The undesirable alkaline taste (from lye water) that’s common in egg noodles is completely absent here, which is more than I can say for many other minced pork noodle spots. If I had to nitpick, it’d be that the noodles weren’t as springy or ‘QQ’ as the ones at Tai Wah.
Hill Street Tai Hwa’s sauce is generally well-balanced, with a bit of chilli heat and sourness from rice vinegar.
I’ve been here multiple times, and for some reason, the sauce I had during my latest visit was a tad saltier and less vinegary than I remember. It’s still pretty nuanced and goes great with the noodles, but just a tad salty.
Tai Hwa’s secret is in the toppings: the minced pork comes in well-formed, chunky pieces and remains fresh and juicy. The liver is brilliant, cooked just enough to be tender without being grainy. The small meatballs are compact but soft and bouncy (though not in that overly processed way).
Enter the ti poh (dried sole fish), one of the favourite ingredients of Teochew cooking. Fried till a cracker-like texture, it’s enveloped in sauce and gives a deep umami flavour to the dish. The lard is crispy and good as well.
If you get the bigger bowls, you’ll get three wontons that are filled with soft minced pork — it has a less substantial and tasty bite than I’d like.
Soup at coffeeshops are often just an afterthought: A bland and flavourless sidepiece. Well, not here.
Hill Street Tai Hwa’s soup not just complements the noodles but also stands out in its own way — rich with porky, seaweedy umami and slightly tangy, thanks to bits of dong cai (pickled cabbage) that also add some crunch.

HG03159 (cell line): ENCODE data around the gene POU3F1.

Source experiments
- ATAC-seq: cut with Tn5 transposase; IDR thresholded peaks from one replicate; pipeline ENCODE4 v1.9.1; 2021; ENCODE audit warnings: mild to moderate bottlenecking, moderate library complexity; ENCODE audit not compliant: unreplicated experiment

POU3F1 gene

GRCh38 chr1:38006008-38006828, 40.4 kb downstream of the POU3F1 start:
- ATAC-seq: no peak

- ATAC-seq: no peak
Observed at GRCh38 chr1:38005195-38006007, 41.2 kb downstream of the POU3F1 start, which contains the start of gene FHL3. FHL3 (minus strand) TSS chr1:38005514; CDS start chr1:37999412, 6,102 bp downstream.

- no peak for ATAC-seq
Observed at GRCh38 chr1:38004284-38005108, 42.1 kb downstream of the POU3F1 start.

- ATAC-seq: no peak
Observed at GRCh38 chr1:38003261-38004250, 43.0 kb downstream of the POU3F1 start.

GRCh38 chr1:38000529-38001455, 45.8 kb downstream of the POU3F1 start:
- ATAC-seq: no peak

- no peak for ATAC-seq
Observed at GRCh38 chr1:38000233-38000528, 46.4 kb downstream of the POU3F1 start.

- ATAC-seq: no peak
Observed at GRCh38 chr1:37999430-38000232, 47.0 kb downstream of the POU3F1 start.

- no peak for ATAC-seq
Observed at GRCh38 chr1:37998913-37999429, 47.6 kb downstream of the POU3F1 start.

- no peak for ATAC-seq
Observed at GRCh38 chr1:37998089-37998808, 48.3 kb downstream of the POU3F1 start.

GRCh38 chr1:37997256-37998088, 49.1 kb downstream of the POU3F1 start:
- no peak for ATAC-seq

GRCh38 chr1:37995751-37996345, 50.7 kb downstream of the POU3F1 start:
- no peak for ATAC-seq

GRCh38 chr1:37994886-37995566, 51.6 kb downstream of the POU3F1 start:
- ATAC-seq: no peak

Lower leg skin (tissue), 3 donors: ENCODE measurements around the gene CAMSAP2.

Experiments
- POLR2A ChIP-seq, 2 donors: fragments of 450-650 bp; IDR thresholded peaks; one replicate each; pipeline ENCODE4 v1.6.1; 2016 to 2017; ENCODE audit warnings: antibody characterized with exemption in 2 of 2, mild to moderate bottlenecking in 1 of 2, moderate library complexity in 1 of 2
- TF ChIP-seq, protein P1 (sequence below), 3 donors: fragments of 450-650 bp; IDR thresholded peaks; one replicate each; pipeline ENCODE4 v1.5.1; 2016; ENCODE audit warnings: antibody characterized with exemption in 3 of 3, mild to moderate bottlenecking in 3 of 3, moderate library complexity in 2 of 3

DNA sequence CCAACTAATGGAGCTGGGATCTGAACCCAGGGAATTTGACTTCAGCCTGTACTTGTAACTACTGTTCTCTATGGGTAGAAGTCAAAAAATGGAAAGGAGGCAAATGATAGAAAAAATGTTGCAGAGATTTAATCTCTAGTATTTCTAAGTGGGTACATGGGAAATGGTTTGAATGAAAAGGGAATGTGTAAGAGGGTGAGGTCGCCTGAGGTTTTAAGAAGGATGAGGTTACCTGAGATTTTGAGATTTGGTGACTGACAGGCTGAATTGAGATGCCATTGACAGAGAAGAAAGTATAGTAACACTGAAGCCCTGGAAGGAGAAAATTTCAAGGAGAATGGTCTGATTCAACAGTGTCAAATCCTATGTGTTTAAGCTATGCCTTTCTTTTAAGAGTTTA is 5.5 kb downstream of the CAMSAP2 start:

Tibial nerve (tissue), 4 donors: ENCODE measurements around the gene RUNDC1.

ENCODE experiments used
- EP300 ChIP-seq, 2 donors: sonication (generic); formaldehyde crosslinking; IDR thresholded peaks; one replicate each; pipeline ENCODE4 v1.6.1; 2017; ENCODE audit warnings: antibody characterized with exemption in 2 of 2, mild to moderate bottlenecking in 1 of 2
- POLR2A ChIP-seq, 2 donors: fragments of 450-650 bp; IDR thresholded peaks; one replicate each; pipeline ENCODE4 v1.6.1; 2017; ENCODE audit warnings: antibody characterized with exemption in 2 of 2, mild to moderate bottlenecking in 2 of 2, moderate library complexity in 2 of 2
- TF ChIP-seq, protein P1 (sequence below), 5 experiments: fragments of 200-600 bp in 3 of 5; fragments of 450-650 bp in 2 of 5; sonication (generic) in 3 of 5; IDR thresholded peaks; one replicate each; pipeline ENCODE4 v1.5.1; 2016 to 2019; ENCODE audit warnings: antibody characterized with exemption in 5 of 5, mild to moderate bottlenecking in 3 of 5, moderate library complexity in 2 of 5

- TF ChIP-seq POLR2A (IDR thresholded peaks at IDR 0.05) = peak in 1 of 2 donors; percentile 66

The smallest bowl available here starts at S$6, which isn’t that expensive for bak chor mee of this standard (even the ones at regular kopitiams start from five bucks these days).
You get a good amount of ingredients, too, just fewer meatballs and no wontons. You can top up for the S$8 or S$10 bowl for a more substantial portion of noodles and toppings, which I’d say is totally justifiable for food this special.
Final score: 86%
Tai Wah Pork Noodle
Hong Lim Market and Food Centre. 02-16, 531A Upper Cross Street
Open: Monday to Sunday (7.30am to 7.30pm)
Located on the second floor of Hong Lim Food Centre, Tai Wah Pork Noodle was for the longest time overshadowed by the Hill Street store.
It’s since gained a bit of attention after getting a Michelin Bib Gourmand in 2018, which it has retained ever since, now boasting queues of up to an hour during lunch time.
There are multiple outlets islandwide, including Ang Mo Kio, Changi and Hougang, but this outlet is the only one with the award.
During our visit there, the proprietor Tang Chai Chye (younger brother of the Hill Street store boss) would help take orders and prepare portions, while his eldest son handled the cooking.
Be prepared to wait around 5 minutes per bowl as each order is cooked individually (we had to wait more than 15 minutes, even though we visited early in the morning). Needless to say, its recipe bears a lot of similarities to the other famous stall, while maintaining several key differences.